It can start occurring even at very low mileages with some owners reporting it in trucks with only 20,000 miles. 

At first, the knocking sound can only be heard on cold starts and eventually goes away after a few minutes. 

As the problem gets worse, it will become louder and won’t go away after the engine has warmed up — making it sound more like a diesel engine.

It also tends to get louder in colder weather or when the engine is subjected to heavier loads.

Here’s how a few owners on ClubArmada.com described their experience:

“Sometimes I can hear a low ticking kind of noise and I had read of a few people having issues with this. I am driving a 2018 Platinum with about 20,000 miles on it.”

“We just purchased a very nice 2017 Armada with 26,000 miles on it. After driving it home last night i noticed a very faint knocking sound coming from the engine when at low idle. Took my 2017 Armada to the dealer to get it checked out. They confirmed that cylinder 7 was scored, and will be replacing my engine.” 

“Went in for its second oil change (~8500 miles) on my 2018 and the dealer mentioned they heard the faint knock, inspected it and saw the motor needs replacement.”

The knocking noise is often caused by scoring or scuffing on cylinder number 7. When the cylinder gets scratched, the piston has more room to move around which causes the rhythmic knocking sound.

In some cases, the cylinder can be scored even if there is no audible engine knocking.

Fortunately, Nissan released a TSB (Technical Service Bulletin) for the 2017 to 2019 Armada to deal with the engine knock issue. 

It recommends inspecting the cylinder with a borescope camera. If there is scuffing or scoring, dealers will replace the engine block. If the 5 year/100,000 mile warranty hasn’t expired yet, the new block will be covered.

If the truck is past its warranty, a new block and getting the engine rebuilt will cost several thousand dollars at the dealer.

But just because the engine is knocking doesn’t mean you’re going to end up with catastrophic engine damage in the near future.

The scoring might eventually get bad enough to cause other issues like low compression and oil consumption, but there haven’t been any reports of catastrophic engine damage so far.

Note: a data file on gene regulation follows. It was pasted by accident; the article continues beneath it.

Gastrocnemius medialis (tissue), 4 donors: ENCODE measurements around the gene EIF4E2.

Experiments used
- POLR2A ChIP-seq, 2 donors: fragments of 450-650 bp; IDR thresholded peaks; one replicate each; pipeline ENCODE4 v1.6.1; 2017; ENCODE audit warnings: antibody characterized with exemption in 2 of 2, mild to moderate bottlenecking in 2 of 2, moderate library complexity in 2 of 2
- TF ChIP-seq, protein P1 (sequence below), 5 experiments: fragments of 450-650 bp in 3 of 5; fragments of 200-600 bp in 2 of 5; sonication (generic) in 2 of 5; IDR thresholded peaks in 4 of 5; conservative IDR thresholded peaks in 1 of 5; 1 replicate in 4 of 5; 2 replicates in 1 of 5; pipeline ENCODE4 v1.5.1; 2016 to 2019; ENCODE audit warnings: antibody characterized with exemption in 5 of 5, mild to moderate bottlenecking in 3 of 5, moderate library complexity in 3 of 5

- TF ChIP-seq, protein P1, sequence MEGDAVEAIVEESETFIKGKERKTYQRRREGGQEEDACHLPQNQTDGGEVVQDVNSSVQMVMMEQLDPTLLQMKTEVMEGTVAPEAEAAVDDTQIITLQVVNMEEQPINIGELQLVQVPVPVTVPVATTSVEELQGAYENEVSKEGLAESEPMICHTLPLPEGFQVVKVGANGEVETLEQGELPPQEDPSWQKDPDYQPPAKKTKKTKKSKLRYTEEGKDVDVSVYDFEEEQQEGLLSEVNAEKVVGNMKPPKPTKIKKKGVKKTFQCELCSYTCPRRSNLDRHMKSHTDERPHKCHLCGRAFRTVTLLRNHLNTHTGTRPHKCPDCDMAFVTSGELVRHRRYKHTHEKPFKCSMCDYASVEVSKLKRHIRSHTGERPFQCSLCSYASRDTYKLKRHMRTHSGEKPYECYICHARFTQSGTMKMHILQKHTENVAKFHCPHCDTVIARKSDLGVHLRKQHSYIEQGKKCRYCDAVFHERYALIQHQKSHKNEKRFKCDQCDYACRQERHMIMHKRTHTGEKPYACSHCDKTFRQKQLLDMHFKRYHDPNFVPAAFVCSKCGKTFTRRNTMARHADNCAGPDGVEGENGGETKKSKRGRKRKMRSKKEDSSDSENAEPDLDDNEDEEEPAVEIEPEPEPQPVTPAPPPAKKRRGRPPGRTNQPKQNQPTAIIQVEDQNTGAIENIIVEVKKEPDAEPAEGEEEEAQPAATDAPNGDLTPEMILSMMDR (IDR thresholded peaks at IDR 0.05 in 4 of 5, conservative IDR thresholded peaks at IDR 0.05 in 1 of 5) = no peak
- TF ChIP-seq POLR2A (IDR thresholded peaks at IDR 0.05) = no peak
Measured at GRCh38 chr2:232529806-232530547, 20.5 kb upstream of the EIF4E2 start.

You can choose to ignore the knocking and just keep up with the maintenance to make sure the problem doesn’t get worse or cause other major issues if you don’t want to spend thousands of dollars on a new engine block.

In the 2017 Armada, the fan can also make a loud ticking noise, especially on colder days. There’s a TSB for this that recommends updating the ECU software, which usually works.

6. Air Suspension Problems

Higher trim levels of the Nissan Armada come with an auto-leveling air suspension in the rear which can be expensive to fix.

Problems are more common with the early model years, but newer Armadas, including the second generation model, use pretty much the same system which can eventually go bad as they get older.

Leaks and faulty compressors are the most common issues, but it also has lots of sensors and electronics that can fail.

Here’s how a few owners described their air suspension issues:

“I myself have a 2008 LE with tow package. My problem is that the suspension inflates once I start the vehicle. If I have my kids or a small load in the back, they will deflate during the drive and never re-inflate. I have to turn the car off and restart it to have it go back to level.”

“I have an 07 SE with tow, 60K on OD. Air suspension has been leaking since Nov of last year. I had it to the dealer a few times and they can’t seem to get it right. I tow a 25ft TT about 6500lbs. While towing, the suspension goes completely flat and causes an unsafe condition.”

“I took my Armada 2017 with 29,000 miles to the dealer because the rear suspension is not working and the car is sagging in the rear. They diagnosed the problem as a bad ride height sensor. They wanted $860 to replace the sensor.”

Replacing the air shocks and compressor will cost a few hundred dollars, but other components like the ride level switch can cost over $1,000.

Many owners simply swap out the air suspension for traditional shocks and springs to avoid having to deal with expensive repairs in the future. 

7. Won’t Start and BCI Malfunction

Many second generation Nissan Armada owners report having intermittent issues starting their truck, which eventually leads to a “BCI Malfunction” message on the dash.

In a lot of cases, the BCI (Backup Collision Intervention) error is also accompanied by other warning lights.

This issue is more common in the 2017 to 2020 model years, but it can also affect newer vehicles.

Here’s how a few owners described their issues:  

“We just bought a 2017 Nissan Armada last month. Today my wife tried to start it and it wouldn’t start for about 5 minutes. Once it finally started the BCI Malfunction warning light turned on along with other lights.”